Celebrating Valentine’s Day,or El Día del Amor y la Amistad as it is known in Mexico,is a big deal for people in love of all ages every year on February 14. Translated to mean “the day of love and friendship,” in Mexico this popular holiday has been infused with new traditions and original ideas about how to let someone know you care.
“Everyone can take part in Mexican Valentine’s Day celebrations,because it’s not just for lovers,it’s also for friends,” writes Oaxaca-based Mexico travel writer Suzanne Barbezat for About Travel.com. “It’s a time for people to show appreciation for the people they care about – this way,there’s no reason to feel left out if you don’t have a significant other.”
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As in the U.S.,many people give flowers,candy,lingerie,jewelry and perfume to loved ones on Valentine’s Day,while others may write poetry,plan a special meal or buy a custom-made balloon from a street vendor. These vendors spring up all over town in Mexico’s biggest cities and most popular destinations,along with its many smaller villages. Balloons are adorned with heartfelt declarations of love in Spanish,such as Te Amo (I love you),Para mi amor (for my love) and Felicidades (congratulations).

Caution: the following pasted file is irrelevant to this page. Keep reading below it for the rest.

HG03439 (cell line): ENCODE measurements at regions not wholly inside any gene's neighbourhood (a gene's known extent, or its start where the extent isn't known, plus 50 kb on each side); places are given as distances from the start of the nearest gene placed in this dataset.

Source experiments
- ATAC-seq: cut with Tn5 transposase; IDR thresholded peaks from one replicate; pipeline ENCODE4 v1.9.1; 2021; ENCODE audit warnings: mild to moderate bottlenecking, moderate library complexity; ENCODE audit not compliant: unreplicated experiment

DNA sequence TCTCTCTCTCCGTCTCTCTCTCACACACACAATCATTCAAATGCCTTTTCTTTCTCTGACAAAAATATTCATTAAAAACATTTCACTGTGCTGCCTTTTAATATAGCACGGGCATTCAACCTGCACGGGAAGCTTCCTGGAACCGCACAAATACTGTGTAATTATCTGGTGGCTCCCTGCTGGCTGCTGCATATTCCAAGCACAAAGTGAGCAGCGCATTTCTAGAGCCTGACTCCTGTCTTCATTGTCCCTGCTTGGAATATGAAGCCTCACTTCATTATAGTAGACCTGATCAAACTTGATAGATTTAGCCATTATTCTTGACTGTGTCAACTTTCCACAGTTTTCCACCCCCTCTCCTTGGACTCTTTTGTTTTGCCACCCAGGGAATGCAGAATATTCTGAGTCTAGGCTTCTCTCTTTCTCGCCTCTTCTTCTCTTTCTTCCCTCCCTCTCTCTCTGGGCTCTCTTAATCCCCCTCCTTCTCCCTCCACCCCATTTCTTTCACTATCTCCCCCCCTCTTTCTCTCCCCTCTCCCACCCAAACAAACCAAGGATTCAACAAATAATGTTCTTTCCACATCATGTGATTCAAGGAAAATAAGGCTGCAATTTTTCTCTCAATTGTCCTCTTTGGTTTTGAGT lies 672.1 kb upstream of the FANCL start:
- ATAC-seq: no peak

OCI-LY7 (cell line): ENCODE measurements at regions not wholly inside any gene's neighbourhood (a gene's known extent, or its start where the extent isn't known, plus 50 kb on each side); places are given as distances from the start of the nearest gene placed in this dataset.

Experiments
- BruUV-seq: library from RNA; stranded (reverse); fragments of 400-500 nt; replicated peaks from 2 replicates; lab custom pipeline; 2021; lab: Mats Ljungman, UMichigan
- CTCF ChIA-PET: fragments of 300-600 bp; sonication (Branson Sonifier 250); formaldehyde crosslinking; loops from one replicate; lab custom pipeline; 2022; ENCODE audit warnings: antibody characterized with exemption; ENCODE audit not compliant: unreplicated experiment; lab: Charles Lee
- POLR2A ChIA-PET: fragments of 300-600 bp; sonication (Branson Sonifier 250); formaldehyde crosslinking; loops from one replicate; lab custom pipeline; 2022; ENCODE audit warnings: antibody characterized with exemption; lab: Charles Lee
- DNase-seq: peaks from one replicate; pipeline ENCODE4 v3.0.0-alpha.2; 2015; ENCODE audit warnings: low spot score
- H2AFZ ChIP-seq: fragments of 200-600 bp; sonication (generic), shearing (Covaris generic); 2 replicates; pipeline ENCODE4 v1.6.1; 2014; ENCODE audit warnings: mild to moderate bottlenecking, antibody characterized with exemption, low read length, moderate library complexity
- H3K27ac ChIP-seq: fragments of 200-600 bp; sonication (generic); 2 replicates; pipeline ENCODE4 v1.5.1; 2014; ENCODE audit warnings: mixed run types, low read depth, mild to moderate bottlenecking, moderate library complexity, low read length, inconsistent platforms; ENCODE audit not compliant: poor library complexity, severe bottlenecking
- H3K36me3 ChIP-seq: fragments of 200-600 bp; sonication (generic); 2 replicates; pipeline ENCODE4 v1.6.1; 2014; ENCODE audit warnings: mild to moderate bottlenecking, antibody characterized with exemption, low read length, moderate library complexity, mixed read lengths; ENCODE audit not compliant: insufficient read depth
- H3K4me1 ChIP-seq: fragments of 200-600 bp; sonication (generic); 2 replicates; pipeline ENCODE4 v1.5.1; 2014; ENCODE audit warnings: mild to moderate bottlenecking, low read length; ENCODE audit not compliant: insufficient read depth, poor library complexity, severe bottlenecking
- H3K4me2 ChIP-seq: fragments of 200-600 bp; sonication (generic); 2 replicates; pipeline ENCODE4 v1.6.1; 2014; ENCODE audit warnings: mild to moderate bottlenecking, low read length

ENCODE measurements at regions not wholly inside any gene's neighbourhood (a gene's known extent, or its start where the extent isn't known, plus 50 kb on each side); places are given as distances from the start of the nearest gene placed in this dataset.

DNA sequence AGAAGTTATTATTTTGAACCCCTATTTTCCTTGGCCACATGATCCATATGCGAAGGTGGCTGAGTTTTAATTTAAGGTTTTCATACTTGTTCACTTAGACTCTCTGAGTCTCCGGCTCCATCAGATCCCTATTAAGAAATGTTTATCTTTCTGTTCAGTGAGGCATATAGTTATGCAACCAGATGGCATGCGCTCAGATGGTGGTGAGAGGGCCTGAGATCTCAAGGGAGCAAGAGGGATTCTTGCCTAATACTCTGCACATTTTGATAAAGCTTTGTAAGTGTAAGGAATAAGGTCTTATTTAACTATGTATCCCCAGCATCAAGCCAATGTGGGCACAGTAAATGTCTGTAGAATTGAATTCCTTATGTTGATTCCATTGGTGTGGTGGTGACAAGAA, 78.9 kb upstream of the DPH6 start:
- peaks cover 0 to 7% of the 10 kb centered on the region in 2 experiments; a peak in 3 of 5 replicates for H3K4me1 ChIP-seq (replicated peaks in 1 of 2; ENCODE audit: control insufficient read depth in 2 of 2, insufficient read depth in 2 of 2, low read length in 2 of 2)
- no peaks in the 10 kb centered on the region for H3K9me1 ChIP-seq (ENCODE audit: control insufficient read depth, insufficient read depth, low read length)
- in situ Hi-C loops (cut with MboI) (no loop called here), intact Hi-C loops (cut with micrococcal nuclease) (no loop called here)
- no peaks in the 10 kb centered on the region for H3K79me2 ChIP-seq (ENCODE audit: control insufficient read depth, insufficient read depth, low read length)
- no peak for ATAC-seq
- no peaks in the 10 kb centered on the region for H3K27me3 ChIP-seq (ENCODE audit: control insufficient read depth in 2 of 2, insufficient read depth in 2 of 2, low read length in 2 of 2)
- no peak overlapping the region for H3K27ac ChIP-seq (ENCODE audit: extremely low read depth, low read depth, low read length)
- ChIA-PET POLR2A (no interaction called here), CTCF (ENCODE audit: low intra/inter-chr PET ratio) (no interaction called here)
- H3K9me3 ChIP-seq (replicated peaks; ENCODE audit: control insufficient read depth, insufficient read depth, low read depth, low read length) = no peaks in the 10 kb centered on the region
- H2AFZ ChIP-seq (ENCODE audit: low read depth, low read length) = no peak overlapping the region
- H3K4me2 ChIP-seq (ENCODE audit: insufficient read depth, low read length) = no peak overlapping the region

If you’re ever lucky enough to be in Mexico on Valentine’s Day and want to go out for a candlelit meal with your beloved,make sure to plan far in advance and make your reservation a few weeks early because it’s common for couples of all ages to dine out on this special day. This year will likely be even more this way,since Valentine’s Day happens to fall on a Saturday.
Other ways to enjoy El Día del Amor y la Amistad in Mexico include taking time for a serenade,going for a walk holding hands on the beach,planning a zip line tour or giving paddle boarding a try. Of course,your hotel or resort’s spa probably offers couples massages as well,or cuddle up in a hammock built for two while watching the sunset.
In Mexico,Valentine’s Day is not a national public holiday,but it is a popularly observed day of celebration. Although the exact origins of El Día del Amor y la Amistad is unknown,it is believed to be based on a story about St. Valentine,a Roman priest who was martyred around February 14 in the year 270 CE. But even though the Europeans imported the tradition of celebrating Valentine’s Day to Mexico by the Europeans,people throughout the country have embraced the tradition and,as in the U.S.,many retailers start to go “red” as February approaches,with shop windows and displays everywhere advertising ways to say “I love you!”
What are your plans for Valentine’s Day this year? Share your ideas with other readers in the comments section below!